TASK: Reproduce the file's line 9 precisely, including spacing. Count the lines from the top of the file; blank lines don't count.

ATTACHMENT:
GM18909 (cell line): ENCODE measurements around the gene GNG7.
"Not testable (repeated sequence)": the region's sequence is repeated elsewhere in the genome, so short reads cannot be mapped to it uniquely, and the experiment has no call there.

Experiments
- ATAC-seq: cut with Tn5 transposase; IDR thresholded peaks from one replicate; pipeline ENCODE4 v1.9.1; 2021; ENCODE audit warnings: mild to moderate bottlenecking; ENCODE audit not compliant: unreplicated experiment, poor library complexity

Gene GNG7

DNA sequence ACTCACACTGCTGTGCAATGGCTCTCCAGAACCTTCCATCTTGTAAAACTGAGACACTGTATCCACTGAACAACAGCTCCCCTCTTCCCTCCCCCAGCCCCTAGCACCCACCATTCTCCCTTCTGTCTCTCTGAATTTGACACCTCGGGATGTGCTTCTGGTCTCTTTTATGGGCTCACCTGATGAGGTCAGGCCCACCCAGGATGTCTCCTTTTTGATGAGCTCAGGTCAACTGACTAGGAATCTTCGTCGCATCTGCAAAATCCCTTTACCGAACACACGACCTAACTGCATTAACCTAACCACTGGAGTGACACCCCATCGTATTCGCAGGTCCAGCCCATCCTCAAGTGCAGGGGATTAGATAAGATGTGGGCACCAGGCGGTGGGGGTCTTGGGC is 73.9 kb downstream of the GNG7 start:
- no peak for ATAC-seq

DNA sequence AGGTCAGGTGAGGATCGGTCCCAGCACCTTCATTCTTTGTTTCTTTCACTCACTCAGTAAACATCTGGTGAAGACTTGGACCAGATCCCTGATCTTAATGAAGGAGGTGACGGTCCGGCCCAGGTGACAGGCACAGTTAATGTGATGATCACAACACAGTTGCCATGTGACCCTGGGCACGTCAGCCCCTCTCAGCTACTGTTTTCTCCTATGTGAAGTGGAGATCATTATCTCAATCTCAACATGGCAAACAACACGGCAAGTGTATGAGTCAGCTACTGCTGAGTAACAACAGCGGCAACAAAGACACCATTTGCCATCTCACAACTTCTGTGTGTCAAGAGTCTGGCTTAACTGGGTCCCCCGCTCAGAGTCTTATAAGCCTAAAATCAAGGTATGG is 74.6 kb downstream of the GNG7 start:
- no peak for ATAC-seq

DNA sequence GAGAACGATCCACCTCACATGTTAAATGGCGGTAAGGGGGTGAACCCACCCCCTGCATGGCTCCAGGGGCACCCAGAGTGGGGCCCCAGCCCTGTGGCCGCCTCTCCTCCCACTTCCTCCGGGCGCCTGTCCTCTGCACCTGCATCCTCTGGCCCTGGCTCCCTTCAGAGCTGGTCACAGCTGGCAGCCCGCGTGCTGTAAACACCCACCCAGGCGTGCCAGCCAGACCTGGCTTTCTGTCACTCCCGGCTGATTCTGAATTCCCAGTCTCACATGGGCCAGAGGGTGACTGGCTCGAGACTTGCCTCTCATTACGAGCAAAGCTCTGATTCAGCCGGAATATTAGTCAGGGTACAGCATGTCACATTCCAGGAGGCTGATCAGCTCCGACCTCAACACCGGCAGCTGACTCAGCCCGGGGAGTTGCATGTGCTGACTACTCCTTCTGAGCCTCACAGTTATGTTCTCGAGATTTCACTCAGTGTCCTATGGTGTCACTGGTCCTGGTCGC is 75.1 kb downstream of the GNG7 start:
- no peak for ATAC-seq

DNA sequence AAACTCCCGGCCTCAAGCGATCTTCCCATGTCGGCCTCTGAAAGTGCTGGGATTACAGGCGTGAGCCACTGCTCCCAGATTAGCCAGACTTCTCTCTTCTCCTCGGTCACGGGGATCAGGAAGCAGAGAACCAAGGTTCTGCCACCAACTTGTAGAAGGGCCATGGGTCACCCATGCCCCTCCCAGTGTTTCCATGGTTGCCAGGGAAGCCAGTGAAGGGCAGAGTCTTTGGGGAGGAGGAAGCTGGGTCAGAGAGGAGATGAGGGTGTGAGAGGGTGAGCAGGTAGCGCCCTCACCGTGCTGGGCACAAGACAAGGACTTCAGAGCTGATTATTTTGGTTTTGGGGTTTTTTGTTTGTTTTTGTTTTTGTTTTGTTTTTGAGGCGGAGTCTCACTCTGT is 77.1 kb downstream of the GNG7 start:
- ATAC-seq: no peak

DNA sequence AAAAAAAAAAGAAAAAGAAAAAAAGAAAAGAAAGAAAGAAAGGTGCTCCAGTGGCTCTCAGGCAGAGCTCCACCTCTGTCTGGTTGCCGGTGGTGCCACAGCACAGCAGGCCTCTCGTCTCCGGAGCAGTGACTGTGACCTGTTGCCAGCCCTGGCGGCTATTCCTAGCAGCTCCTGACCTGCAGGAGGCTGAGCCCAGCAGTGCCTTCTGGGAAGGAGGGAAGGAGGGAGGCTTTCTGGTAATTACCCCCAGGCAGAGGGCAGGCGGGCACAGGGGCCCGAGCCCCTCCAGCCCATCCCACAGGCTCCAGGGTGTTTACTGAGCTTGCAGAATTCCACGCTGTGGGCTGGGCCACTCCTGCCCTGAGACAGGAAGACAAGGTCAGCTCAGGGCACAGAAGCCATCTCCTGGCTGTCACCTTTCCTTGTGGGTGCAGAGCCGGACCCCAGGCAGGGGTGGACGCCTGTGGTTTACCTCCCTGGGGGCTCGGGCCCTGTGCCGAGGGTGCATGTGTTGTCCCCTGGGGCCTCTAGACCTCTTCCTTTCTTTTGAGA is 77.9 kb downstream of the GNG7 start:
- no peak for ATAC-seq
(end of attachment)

- no peak for ATAC-seq